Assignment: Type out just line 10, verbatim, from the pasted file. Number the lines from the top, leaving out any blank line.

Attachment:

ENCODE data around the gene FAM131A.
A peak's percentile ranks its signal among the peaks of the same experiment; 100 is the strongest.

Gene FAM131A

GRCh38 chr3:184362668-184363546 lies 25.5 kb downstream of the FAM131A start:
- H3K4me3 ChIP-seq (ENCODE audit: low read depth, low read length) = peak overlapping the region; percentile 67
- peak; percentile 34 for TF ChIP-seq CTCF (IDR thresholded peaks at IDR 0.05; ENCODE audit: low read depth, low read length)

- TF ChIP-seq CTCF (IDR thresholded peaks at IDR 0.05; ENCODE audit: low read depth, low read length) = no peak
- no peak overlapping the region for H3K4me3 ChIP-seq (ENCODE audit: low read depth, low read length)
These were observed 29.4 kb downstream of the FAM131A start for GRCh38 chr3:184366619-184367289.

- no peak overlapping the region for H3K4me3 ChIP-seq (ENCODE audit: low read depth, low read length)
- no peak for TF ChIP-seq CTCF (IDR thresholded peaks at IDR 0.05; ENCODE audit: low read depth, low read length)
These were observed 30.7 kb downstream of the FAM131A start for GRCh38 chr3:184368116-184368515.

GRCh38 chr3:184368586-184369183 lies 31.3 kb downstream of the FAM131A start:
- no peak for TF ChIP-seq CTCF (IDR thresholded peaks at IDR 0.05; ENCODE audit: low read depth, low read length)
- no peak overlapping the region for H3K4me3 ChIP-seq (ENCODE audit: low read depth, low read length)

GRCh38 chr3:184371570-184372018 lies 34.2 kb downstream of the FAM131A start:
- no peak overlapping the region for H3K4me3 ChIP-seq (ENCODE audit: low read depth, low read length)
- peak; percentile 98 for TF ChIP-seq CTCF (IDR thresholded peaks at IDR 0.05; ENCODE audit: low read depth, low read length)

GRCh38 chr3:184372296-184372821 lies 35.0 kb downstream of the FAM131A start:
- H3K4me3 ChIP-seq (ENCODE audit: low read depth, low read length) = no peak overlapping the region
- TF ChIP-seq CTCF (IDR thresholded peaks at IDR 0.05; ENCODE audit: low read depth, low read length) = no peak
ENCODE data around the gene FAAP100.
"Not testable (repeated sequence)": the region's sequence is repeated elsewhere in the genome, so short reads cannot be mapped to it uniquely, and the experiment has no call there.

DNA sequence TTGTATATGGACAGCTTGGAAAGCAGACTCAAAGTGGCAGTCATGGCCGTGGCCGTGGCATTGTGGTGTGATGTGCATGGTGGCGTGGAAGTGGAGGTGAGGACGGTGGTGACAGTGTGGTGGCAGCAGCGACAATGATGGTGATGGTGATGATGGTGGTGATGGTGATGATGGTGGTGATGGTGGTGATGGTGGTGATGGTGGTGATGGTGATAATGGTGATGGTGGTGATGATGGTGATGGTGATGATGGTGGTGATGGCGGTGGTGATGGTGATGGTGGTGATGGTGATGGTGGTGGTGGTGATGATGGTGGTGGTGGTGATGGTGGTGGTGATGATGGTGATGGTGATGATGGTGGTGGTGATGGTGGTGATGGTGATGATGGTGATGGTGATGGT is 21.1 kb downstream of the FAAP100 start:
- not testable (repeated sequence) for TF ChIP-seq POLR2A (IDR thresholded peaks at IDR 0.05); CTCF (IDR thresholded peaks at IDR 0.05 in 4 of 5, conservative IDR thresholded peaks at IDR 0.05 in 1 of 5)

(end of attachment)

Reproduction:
- no peak overlapping the region for H3K4me3 ChIP-seq (ENCODE audit: low read depth, low read length)